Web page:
Webb’s sunshield protects it from heat and light from Earth, the moon and the sun.

A lot of us are looking for ways to step out from under the dark cloud that’s following humanity these days. It’s a Stygian funk that’s blossomed from the deepening realities of global warming, the greed and arrogance of Putin’s war on Ukraine and the NRA’s war on all of us, an American populace that can’t seem to take 1 million COVID deaths seriously, and the chronic failure of our leaders to fix what’s broken. So yes, hope is thin on the ground just now.

But running very, very quietly, almost completely ignored amid all the background noise of our messed-up world, is this miraculous and redemptive thing that people have made — the James Webb Space Telescope.

Because light from deep space can take hundreds of millions, even billions, of years to reach us — and gets stretched to longer wavelengths in the process, becoming infrared radiation — by using Webb to capture that light we can look back toward the Big Bang, seeing the formation of the first galaxies and edging closer to being able to watch the birth of starlight. (For comparison, the Hubble Space Telescope, launched in 1990, can detect light generated roughly 400 million years after the Big Bang, but Webb can see light from 150 million years earlier.)

One of the most miraculous things about the Webb is that it works.

Natalie Wolchover and the staff of Quanta Magazine won a Pulitzer Prize for their explanatory reporting on the project. In “The Webb Space Telescope Will Rewrite Cosmic History. If It Works” (tinyurl.com/NW-quanta), Wolchover explains one of the many challenges involved: “...A house-size mirror is too large to fit in any rocket fairing. The mirror, then, must be able to fold up. A mirror can only fold if it’s segmented — if, instead of a single, uninterrupted surface, it’s a honeycomb array of mirror segments. But in order to collectively create sharp images, the mirror segments, after autonomously unfolding in space, must be in virtually perfect alignment. Spectacularly precise motors are needed to achieve a good focus — motors that can nudge each mirror segment by increments of half the width of a virus until they’re all in place.”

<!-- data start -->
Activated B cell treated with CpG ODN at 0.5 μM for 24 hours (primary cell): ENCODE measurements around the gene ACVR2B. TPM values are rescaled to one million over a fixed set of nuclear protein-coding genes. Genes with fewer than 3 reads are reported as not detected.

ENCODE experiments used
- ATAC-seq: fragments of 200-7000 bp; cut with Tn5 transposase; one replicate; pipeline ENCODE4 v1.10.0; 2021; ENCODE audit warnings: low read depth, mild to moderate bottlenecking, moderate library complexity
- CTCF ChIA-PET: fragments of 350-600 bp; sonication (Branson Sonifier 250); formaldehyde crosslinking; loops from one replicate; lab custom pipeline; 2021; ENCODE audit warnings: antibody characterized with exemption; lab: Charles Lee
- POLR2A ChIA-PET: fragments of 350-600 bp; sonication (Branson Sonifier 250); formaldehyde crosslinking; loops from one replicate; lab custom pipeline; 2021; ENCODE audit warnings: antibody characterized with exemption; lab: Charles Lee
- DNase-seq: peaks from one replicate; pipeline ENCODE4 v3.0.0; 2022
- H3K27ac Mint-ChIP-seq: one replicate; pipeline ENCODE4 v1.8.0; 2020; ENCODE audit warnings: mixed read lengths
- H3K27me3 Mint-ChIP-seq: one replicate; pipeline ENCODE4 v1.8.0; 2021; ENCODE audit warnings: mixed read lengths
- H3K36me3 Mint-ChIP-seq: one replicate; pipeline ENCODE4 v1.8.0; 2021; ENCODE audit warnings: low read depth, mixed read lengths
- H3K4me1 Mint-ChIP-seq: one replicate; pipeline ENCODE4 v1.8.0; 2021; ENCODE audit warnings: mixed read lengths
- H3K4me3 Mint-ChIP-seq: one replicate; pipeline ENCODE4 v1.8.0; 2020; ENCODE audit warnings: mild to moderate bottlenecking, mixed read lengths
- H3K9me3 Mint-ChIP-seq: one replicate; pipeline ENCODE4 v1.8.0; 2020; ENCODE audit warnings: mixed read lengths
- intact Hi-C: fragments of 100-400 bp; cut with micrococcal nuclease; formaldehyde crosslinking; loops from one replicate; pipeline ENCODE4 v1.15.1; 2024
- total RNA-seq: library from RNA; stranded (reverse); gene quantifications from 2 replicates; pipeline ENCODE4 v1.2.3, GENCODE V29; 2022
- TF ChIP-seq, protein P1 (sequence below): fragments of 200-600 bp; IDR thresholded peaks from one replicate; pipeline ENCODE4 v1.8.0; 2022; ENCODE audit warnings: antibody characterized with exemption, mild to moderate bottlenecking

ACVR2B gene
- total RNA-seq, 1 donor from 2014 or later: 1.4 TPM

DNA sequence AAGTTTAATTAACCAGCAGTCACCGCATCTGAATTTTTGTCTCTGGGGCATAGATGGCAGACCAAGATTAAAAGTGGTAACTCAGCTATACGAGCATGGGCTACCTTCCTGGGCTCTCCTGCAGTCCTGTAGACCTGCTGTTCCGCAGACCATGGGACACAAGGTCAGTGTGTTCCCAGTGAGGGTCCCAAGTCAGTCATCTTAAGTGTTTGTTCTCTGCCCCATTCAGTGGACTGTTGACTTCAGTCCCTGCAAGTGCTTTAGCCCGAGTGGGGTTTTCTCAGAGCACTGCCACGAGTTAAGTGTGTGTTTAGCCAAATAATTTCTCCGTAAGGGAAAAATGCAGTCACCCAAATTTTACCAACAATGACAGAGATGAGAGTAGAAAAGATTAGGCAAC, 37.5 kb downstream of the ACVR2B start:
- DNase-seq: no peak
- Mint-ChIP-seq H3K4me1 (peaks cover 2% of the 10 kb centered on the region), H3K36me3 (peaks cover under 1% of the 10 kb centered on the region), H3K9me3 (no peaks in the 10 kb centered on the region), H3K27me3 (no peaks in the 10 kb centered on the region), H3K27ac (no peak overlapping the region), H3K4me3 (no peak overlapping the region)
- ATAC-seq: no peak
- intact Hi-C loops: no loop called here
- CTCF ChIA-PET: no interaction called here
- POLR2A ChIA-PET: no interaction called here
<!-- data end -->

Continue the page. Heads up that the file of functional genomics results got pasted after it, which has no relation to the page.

Webb was launched last year on Christmas Day and spent six months floating a million miles to a spot in deep space called Lagrange point 2 and getting ready to deliver its first science-quality, full-color images, scheduled for release on July 12. 

The Webb’s redemptive force lies in its conception and construction by scientists and manufacturers all over Planet Earth (including four Colorado companies) and the cooperative work of researchers who will use time on Webb to search the universe for answers.

Read Wolchover’s article (and check out Webb infographics at csindy.com). You’ll feel better, really.

There’s hope for humanity yet.